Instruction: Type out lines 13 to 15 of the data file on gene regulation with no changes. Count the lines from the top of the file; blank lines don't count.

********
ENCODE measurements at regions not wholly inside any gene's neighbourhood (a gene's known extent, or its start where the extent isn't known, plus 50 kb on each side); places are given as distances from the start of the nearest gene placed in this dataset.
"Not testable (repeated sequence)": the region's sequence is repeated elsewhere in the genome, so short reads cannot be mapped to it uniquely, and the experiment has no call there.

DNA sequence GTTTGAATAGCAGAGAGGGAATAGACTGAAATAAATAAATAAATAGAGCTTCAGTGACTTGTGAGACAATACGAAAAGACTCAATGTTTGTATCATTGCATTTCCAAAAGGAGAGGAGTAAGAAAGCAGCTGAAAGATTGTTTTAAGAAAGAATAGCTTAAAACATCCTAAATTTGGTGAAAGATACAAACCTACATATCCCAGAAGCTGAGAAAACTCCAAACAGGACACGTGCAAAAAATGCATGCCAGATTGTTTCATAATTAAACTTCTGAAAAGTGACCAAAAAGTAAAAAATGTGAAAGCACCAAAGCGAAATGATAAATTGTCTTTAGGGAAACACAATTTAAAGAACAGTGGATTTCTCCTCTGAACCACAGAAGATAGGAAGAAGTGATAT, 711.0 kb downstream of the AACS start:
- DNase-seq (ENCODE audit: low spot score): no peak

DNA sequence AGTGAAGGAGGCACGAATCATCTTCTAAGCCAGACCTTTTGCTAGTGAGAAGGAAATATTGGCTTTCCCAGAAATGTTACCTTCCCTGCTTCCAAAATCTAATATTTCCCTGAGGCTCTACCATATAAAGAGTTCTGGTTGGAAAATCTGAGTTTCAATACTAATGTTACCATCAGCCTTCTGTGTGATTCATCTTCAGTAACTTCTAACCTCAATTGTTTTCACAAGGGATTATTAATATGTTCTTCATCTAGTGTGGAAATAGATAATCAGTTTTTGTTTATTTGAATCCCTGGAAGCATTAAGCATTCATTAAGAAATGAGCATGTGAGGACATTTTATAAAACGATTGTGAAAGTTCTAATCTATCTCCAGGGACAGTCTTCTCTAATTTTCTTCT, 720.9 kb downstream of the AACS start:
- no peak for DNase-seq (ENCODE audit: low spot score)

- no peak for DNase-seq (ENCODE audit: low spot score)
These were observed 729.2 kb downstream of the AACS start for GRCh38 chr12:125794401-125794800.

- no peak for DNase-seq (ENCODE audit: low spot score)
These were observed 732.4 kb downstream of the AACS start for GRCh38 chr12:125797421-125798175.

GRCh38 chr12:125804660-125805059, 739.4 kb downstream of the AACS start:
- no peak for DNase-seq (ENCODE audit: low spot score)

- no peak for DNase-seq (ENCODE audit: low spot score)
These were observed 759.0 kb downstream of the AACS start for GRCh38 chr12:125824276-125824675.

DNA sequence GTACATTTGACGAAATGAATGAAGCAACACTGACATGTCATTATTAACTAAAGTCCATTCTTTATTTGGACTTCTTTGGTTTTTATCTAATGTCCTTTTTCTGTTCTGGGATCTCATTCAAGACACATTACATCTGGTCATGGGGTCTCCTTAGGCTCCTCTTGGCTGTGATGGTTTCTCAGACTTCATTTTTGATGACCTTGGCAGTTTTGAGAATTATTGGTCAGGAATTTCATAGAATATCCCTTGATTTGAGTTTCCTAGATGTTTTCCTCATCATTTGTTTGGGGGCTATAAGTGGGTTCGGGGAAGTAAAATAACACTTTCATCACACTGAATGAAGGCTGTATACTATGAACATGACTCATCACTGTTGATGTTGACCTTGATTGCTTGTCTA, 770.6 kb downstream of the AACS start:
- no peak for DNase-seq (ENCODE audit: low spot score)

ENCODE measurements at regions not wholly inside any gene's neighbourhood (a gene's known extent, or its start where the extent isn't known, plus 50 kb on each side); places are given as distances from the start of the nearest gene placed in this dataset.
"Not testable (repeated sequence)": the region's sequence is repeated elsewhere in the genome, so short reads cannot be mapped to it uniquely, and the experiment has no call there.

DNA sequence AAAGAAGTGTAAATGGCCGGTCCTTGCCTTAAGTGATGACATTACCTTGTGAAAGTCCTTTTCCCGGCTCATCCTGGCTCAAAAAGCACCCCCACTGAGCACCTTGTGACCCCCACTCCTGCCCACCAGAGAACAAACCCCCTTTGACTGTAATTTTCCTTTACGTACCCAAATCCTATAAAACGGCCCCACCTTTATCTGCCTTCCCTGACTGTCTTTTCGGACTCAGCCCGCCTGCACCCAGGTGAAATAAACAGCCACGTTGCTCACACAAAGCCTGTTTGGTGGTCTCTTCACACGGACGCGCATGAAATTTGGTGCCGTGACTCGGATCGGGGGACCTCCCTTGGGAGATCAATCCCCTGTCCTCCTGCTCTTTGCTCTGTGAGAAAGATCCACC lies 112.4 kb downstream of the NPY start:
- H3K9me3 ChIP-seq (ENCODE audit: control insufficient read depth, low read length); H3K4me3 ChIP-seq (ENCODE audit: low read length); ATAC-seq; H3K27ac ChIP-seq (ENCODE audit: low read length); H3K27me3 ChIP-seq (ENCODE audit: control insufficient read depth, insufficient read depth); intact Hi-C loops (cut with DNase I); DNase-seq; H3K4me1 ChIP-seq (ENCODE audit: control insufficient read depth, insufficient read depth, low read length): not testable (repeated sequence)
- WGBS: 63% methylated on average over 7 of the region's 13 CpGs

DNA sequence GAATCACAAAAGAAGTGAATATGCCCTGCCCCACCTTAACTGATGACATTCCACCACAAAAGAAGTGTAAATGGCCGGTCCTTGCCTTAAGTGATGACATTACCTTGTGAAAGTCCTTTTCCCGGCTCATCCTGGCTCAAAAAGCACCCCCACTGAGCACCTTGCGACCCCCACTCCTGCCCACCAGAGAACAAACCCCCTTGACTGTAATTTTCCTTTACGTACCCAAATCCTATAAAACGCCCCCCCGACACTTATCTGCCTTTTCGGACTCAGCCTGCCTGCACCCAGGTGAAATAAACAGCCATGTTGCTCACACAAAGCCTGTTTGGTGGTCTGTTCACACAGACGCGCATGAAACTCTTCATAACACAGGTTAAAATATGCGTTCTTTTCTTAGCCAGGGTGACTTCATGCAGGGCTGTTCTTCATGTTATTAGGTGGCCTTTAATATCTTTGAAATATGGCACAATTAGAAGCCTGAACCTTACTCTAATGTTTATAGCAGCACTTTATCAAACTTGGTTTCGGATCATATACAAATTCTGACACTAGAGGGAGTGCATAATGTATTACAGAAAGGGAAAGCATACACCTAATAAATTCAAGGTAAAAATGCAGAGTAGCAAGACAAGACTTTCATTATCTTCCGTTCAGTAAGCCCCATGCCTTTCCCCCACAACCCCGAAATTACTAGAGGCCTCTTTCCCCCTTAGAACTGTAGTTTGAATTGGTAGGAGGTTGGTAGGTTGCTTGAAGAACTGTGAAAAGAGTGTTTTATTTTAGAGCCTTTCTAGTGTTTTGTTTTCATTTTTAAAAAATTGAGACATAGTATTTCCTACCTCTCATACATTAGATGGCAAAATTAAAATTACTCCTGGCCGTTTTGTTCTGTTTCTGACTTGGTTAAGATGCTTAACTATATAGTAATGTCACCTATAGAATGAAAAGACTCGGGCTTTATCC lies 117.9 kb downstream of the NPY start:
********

- no peak for DNase-seq (ENCODE audit: low spot score)
These were observed 759.0 kb downstream of the AACS start for GRCh38 chr12:125824276-125824675.

DNA sequence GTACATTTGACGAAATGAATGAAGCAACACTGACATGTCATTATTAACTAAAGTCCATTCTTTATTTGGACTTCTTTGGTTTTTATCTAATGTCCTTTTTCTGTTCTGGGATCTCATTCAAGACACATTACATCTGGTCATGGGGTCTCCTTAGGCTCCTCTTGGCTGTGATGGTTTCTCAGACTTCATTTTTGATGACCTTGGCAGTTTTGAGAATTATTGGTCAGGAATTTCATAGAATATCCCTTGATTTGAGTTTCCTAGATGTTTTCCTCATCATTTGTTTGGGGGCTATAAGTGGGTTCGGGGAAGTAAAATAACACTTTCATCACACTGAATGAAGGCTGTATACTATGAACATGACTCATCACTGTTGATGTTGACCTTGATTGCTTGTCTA, 770.6 kb downstream of the AACS start: